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Rebecca Norman

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since Aug 28, 2012
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food preservation greening the desert solar trees
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Rebecca has lived in Ladakh in the Himalayas since 1992. She's a bit of a crabby, grumpy character but is trying to Be Nice on Permies.
Ladakh, Indian Himalayas at 10,500 feet, zone 5
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Recent posts by Rebecca Norman

What they all said ^^^!!!

I am very happy to see any mushrooms growing in my mulch or wherever, but I won't eat them unless I had learned the ID from a local mushroom person. I do taste random plants, but as somebody wise said, toxic plants tend to tell you they are toxic by tasting bad, but some mushrooms do not have that courtesy, and may taste nice while killing you.
6 days ago
Why is there an "eight foot arbitrary limit"? Is that your own decision or comes from outside?

Seed-grown trees are very likely to grow to be full-sized.

Pulling down branches is said to not promote the growth of vigorous vertical watersprouts the way that pruning does, but even so your trees might insist on growing to a lot more than 8 feet.
1 week ago

Dale Hodgins wrote:In a salad that contained vegetables and little pieces of fruit, the fruit seem to pop more, when mixed with the slightly bitter taste. The gourd was chopped up quite small when used in this way.

Wow, that sounds delicious! Is it a common salad in the Philippines? I've gotta try that!

Chris Kott wrote:Yeah, I agree that the wood itself is pretty much just hugelbeet fodder.

But watch out, don't bury freshly cut healthy logs. They are likely to sprout vigorous new trees.
1 week ago
I had bitter gourd for dinner last night. Yum!

They are a somewhat popular vegetable in India and the rest of the subcontinent, and I understand also in China and Chinese communities around the world. Pretty much everyone hates them at first, but many people suddenly switch to loving them after several tries.
25 feet is not at all too deep for a handpump. I lived with a handpump that was 80 feet deep for a few years. They are common in India -- I read once that one of the Indian designs of handpumps is popular in many countries. I know people who use handpumps more than 100 feet deep.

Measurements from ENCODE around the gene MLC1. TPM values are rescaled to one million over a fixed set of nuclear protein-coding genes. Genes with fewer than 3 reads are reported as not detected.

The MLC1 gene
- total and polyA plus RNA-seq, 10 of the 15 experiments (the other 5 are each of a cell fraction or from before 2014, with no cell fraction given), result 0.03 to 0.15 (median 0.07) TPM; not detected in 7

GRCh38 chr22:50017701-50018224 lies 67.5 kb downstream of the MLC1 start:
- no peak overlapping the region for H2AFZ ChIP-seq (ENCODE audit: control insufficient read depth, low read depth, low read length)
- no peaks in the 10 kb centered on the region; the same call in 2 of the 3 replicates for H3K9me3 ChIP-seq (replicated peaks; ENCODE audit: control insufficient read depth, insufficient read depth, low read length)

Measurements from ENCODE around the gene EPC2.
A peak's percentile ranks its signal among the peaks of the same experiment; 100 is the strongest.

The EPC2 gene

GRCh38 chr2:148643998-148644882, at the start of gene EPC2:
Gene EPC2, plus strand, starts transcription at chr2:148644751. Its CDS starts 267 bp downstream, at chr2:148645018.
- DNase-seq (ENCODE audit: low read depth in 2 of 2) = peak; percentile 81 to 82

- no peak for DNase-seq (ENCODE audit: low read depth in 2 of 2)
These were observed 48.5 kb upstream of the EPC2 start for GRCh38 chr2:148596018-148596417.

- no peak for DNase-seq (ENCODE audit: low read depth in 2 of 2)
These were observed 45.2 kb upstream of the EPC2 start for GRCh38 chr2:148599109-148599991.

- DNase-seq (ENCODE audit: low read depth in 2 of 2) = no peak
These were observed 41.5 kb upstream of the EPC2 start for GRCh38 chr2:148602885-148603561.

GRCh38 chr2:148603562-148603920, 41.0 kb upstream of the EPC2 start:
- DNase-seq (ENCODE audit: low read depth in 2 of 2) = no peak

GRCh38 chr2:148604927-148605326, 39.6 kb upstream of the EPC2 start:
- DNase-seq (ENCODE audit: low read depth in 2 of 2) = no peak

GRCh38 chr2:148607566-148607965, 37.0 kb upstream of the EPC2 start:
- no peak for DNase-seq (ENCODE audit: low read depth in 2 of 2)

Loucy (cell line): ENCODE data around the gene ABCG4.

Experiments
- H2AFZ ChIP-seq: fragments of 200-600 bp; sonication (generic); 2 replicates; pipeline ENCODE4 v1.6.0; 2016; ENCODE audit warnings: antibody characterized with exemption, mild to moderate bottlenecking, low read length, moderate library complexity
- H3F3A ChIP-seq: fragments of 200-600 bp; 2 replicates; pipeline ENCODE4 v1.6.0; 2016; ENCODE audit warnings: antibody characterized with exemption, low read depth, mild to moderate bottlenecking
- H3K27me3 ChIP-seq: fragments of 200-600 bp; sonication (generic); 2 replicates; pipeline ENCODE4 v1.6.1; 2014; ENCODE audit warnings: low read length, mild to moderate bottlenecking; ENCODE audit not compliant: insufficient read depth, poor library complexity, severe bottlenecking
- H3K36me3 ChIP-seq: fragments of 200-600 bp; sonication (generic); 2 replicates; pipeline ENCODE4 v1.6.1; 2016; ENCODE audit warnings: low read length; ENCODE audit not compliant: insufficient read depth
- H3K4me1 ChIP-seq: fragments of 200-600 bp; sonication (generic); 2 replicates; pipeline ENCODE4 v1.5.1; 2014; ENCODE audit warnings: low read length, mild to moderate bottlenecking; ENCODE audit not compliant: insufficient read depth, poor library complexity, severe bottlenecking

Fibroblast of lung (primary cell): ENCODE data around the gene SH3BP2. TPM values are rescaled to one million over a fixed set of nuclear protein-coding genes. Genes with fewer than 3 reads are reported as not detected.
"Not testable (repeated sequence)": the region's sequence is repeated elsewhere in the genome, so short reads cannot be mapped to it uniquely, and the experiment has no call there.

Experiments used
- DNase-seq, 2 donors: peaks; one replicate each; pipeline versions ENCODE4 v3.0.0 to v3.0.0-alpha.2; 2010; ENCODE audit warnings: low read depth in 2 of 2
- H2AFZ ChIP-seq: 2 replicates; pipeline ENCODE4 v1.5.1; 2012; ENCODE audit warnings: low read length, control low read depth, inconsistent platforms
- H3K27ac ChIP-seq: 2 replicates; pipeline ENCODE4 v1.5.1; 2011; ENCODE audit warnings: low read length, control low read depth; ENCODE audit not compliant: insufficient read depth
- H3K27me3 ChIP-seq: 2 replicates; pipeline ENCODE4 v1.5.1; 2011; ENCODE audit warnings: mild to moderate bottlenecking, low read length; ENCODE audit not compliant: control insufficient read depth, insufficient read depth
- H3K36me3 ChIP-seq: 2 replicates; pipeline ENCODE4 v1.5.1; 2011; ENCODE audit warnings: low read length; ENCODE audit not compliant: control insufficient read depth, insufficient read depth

3 weeks ago
I live in a place where growing plants can only happen with the help of irrigation, and we've used a storage pond for the past 20+ years. We also swim in it. We're not tropical, though, so some factors are very different from your situation.

The schedules of filling it for swimming/bathing, using it for necessary irrigation, draining it fully to break the mosquito life cycle, and keeping it full for storage for a later need, may clash. It can be a little hard to juggle all of those. But certainly better than not having it at all!

Vertical walls like the samples you showed above could be dangerous for non-swimmers who decide to go in for a bath. And are there dogs there? If they jump in could they get out? Vertical walls are also structurally harder to build strong enough to hold the weight of the water. If you could build it partway buried, and partly bermed up, with sloping walls, it might be safer. But it would take more space, which might become an issue depending on the land you end up getting. And it would allow more evaporation which might be less of an issue in the humid Philippines than in my location in the high desert, but we still find that sloped wall shape more desirable.

I'm sure you're more expert on this kind of detail than I am, but for breaking the mosquito life cycle, make sure to have the floor sloping with the drain at the lowest point.

Last year we had cement plastered our irrigation pond so it became more pleasant to swim in than the previously clay-bottomed version. So all our students were swimming in it daily, maybe 20 - 40 people using it over the course of a warm day, and I think ringworm (a skin fungus) went around. We were draining it every two days for irrigation, but maybe not fully because we don't have a mosquito problem most of the time. This might not be an issue for you with very few people bathing in it. Ours is much bigger than yours, but it still happened.

4 weeks ago
Eric, that's great information about autumn olive, but they are not very similar to olives, so may or may not be similar in their effects.
4 weeks ago
Black locust thorns are nothing like honey locust thorns, so maybe you'd like that one.
Straw is the stems of cereal grains after they are harvested, and is usually stiff hollow golden cylinders. Hay is grasses and other plants harvested green as feed for animals.
1 month ago